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Is an El Niño next in pattern of treacherous weather?

After four years of drought, California is in great need of water
El Nino provides hope for drought-stricken California 01:59

Rain Friday in Texas pushed Dallas to a new record for the month of May. More than 16 inches have fallen this month. That's about an inch-and-a-half short of the all-time record for any month in Dallas.

Oklahoma City has had almost 19 1/2 inches of rain -- making this the wettest month since they started keeping records 125 years ago.

Scientists say the floods could be a sign the weather-pattern known as El Niño is gaining strength in the Pacific. If so, California could finally get the drought-busting storms it desperately needs.

Tornadoes are tearing up the Plains. Texas is getting swamped by floodwaters. California is deep in drought. And now, a hurricane is forming in the Pacific.

The government's National Climate Assessment warns that "increases in the frequency and intensity of extreme precipitation events are projected for all U.S. regions."

Josh Willis, a NASA climate scientist, tells CBS News that in the past two years, scientists have seen a change in the jet stream that could be attributed to climate change. It often takes on a wavy pattern, causing more extreme weather - such as all that snow in Boston this past winter. Now, scientists are watching an El Niño rapidly grow in the Pacific Ocean.

Scientists are watching an El Niño rapidly grow in the Pacific Ocean CBS News

Willis tells CBS News that while it's a bit early to say for sure, "this El Niño has all the markings of a big one."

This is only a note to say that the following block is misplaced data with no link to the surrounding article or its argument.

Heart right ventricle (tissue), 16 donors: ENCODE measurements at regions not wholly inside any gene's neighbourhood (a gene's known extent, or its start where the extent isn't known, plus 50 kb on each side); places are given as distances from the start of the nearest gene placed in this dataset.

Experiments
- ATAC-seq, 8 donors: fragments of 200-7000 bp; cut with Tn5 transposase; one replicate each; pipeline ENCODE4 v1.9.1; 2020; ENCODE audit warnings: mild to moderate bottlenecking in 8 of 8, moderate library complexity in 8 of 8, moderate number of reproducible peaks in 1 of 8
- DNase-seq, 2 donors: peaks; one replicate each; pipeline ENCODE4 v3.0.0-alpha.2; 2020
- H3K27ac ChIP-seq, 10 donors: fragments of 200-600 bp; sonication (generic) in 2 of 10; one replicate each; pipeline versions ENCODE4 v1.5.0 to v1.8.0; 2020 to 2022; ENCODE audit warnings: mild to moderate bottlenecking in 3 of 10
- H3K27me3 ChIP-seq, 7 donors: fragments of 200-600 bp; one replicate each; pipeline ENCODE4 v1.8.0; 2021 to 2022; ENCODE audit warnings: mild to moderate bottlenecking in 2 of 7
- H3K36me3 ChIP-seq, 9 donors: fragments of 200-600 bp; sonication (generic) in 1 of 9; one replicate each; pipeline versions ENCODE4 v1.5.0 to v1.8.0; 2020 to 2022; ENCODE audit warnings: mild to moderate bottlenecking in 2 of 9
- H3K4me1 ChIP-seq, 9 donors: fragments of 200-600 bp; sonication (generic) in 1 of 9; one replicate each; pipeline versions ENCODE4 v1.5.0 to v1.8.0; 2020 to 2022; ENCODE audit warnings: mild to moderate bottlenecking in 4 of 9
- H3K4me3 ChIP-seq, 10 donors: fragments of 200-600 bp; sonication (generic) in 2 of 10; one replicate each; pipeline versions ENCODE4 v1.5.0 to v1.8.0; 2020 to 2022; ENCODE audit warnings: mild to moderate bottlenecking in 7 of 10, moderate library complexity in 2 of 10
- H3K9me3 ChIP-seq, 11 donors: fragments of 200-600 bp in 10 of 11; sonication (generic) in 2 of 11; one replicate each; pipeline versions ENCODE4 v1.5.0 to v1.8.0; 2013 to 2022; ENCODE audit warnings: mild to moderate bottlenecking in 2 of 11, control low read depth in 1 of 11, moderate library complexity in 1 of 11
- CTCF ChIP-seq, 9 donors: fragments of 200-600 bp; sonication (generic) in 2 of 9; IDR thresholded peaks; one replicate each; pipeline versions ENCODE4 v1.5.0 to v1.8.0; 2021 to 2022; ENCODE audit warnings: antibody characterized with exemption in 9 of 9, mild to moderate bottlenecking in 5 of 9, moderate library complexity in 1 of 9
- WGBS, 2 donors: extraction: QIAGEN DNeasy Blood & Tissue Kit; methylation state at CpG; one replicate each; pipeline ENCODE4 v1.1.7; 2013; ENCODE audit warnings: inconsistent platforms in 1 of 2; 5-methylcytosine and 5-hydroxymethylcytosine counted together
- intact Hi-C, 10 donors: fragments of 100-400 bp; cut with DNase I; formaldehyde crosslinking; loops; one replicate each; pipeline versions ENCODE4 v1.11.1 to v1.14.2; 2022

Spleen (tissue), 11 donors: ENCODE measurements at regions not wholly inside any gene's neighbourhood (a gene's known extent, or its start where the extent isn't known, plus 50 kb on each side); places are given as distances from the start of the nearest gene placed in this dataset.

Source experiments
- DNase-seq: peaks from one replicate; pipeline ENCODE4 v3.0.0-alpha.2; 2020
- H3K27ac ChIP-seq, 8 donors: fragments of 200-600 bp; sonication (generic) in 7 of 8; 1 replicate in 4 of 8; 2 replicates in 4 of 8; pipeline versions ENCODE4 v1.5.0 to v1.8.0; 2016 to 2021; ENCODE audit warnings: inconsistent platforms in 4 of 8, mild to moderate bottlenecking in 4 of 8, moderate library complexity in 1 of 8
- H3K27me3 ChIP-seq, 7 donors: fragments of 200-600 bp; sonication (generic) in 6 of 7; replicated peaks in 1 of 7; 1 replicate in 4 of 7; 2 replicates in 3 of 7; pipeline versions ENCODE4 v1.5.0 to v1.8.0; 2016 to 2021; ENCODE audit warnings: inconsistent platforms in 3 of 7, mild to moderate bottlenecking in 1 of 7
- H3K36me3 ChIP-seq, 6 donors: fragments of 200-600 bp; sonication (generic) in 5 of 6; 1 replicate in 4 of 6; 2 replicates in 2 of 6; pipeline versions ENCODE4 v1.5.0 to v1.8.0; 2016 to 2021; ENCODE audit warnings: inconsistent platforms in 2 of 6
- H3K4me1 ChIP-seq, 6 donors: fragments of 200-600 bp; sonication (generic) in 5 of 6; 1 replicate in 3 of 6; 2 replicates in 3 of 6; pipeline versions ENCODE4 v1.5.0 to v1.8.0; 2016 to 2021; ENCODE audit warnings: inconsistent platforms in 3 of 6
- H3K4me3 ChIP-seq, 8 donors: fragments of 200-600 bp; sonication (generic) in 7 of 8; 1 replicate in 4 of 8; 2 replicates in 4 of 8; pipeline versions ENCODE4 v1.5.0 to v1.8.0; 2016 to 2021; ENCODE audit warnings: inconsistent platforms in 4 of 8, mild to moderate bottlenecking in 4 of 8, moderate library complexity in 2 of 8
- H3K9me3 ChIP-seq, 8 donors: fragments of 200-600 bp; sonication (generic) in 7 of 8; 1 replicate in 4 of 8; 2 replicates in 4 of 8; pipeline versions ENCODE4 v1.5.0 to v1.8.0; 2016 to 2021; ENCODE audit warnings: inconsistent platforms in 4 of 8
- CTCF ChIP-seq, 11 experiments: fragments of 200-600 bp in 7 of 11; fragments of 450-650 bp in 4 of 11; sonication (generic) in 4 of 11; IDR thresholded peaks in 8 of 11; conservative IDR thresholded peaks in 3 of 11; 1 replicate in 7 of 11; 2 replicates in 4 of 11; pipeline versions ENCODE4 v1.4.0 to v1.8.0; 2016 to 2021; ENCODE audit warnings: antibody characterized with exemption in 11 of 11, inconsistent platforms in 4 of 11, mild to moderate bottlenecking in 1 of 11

"The cycle will continue throughout the year and peak sometime in the winter. So it could be Godzilla El Niño, but it could also be El Wimpo," he says.

An El Niño is caused by a band of warm ocean water in the Eastern Pacific. A satellite image taken this week shows it getting more intense.

NASA Climate Scientist Josh Willis CBS News

"It can cause more water to evaporate and be carried over land, and eventually result in more storms and more rain," Willis says.

That's good news for parched California, which after four years of drought now needs at least 75 inches of precipitation to refill its near empty reservoirs.

The last large El Niño to hit the west was in 1998, when California saw record rain and mudslides.

El Niño-fueled storms caused more than 4 billion dollars in damage nationwide.

Southern California is already seeing some changes in weather compared to last May. This month has been unusually cool and wet. But nobody is counting their chickens just yet.

At this time last year, scientists were predicting a potential drought-busting El Niño and that one never happened.

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